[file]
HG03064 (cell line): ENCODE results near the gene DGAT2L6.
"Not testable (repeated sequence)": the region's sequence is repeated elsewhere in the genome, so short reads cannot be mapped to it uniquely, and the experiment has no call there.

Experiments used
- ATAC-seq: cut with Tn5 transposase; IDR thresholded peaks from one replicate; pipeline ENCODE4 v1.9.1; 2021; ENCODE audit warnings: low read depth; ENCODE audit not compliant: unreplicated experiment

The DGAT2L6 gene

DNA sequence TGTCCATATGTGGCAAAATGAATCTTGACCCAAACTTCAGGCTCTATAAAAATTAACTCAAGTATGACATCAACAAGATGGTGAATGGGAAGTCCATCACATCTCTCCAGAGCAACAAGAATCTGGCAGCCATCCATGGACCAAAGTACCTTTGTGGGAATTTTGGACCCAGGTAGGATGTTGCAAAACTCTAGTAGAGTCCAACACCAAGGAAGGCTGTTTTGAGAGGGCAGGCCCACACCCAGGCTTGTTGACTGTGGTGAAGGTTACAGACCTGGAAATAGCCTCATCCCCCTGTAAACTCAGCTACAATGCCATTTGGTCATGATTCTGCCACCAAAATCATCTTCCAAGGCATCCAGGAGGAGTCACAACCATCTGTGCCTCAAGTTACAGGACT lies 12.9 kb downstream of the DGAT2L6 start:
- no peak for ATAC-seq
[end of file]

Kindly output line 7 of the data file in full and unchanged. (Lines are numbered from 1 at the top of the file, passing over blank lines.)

- no peak for ATAC-seq